Minnesota legislators remove ‘marital rape exemption’ from statute
As part of a national movement that has states re-examining their laws on rape and marriage, Minnesota legislators have removed statutory language that allowed for a “pre-existing relationship defense” in cases of criminal sexual assault. HF 15 was signed into law in early May by Minnesota Gov. Tim Walz.
Prior to the bill’s passage, Minnesota law stated that “a person does not commit criminal sexual conduct ... if the actor and complainant were adults cohabitating in an ongoing voluntary sexual relationship at the time of the alleged offense.” The problem with this “marital rape exemption” was underscored by Jenny Teeson, who, in testimony this year to Minnesota legislators, recounted how she had discovered video footage of her then-husband drugging and raping her.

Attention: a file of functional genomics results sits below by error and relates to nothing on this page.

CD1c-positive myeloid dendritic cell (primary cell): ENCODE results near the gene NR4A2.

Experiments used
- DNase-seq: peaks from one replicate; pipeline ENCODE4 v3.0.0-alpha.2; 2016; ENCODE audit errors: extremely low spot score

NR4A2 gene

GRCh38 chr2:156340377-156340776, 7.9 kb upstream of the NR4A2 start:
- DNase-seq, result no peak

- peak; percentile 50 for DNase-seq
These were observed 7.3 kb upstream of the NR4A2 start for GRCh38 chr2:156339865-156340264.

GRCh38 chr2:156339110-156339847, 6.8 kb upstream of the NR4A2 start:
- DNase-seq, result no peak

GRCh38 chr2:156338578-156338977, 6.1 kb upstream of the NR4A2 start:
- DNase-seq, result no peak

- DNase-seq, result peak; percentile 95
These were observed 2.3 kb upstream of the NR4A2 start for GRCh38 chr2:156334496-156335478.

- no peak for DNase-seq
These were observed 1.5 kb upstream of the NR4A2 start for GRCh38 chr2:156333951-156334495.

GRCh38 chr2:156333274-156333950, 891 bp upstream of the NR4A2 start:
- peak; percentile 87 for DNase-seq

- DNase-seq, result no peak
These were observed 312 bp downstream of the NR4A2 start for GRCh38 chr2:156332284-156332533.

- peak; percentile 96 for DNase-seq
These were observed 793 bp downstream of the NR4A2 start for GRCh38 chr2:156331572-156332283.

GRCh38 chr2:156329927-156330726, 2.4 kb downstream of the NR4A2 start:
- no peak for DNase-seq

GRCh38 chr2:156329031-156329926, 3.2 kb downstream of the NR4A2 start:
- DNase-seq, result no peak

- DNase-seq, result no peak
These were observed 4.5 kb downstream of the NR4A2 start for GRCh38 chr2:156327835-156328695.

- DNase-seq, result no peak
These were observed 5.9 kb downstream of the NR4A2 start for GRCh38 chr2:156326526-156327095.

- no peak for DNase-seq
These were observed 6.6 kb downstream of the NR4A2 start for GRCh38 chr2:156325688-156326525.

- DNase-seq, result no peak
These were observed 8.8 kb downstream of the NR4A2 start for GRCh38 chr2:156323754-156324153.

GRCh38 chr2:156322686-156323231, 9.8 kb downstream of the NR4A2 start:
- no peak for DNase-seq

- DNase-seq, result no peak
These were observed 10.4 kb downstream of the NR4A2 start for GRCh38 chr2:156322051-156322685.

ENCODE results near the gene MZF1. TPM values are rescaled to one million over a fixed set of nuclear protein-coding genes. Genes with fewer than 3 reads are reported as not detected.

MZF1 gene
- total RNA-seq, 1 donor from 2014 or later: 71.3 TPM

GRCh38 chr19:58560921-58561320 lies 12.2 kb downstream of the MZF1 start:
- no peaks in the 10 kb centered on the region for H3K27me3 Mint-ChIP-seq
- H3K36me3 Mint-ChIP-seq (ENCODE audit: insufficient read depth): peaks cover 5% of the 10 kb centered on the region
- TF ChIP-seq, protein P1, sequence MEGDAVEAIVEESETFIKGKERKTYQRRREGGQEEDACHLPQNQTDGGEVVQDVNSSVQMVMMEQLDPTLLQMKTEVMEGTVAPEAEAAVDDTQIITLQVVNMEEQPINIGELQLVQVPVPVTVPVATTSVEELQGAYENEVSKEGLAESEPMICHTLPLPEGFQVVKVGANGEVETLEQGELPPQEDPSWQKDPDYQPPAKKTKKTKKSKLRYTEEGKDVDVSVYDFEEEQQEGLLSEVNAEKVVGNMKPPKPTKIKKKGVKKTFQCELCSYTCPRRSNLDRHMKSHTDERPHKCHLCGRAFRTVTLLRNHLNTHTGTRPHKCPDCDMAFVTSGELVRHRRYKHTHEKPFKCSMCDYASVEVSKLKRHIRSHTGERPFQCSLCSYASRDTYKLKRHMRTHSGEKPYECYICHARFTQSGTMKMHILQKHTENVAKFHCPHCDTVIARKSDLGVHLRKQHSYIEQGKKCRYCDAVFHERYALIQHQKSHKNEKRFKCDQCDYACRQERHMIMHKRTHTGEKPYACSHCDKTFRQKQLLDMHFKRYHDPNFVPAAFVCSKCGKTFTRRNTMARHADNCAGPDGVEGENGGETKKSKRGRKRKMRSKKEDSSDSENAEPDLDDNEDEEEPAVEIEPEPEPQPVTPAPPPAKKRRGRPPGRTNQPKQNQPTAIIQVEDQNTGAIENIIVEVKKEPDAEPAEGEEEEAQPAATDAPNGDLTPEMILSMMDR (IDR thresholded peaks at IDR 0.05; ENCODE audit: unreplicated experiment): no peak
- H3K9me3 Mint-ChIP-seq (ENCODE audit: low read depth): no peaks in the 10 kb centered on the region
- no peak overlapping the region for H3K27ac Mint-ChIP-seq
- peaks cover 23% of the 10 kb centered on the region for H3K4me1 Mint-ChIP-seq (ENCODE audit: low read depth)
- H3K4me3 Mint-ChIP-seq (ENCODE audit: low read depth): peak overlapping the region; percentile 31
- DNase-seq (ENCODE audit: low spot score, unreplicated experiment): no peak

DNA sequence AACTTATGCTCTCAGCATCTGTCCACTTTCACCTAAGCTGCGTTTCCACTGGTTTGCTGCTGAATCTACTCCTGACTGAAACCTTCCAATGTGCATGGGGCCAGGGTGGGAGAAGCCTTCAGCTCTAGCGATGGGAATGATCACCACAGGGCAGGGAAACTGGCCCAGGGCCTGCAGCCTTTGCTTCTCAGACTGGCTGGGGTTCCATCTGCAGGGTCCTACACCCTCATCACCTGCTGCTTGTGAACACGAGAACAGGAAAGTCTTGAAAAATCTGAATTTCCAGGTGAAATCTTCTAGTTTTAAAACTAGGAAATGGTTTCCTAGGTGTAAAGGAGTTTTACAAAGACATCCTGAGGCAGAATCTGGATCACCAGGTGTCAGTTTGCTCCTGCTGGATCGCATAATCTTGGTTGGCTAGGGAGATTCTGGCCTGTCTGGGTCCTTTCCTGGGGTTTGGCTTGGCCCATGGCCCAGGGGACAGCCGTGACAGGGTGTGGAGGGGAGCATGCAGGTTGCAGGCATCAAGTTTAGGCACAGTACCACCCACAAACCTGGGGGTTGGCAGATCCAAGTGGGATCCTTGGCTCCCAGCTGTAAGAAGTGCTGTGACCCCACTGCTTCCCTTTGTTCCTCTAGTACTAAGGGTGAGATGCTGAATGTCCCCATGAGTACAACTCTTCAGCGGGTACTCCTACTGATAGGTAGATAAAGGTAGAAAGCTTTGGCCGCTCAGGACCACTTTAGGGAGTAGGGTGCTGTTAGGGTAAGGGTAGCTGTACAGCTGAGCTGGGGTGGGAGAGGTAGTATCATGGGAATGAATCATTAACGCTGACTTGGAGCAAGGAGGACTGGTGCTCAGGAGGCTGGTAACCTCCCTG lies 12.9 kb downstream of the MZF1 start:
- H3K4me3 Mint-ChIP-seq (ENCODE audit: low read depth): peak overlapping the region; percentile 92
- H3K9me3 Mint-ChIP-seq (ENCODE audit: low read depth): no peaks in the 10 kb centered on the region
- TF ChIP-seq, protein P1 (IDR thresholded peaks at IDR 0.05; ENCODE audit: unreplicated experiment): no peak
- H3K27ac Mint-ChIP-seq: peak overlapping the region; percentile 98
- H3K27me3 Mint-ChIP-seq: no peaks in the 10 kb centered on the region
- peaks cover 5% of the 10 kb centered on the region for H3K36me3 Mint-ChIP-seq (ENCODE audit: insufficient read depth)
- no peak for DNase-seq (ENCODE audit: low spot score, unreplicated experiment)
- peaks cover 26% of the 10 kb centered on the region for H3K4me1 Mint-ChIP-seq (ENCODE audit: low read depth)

According to the Chicago Tribune, every state has a law making forcible marital rape a crime. However, citing research from the nonprofit organization AEquitas, the newspaper lists three states in the Midwest — Iowa, Michigan and Iowa — as among 17 nationwide that have some form of an exemption for spouses who rape partners when these partners are drugged or otherwise incapacitated.
|Stateline Midwest: May 2019||4 MB|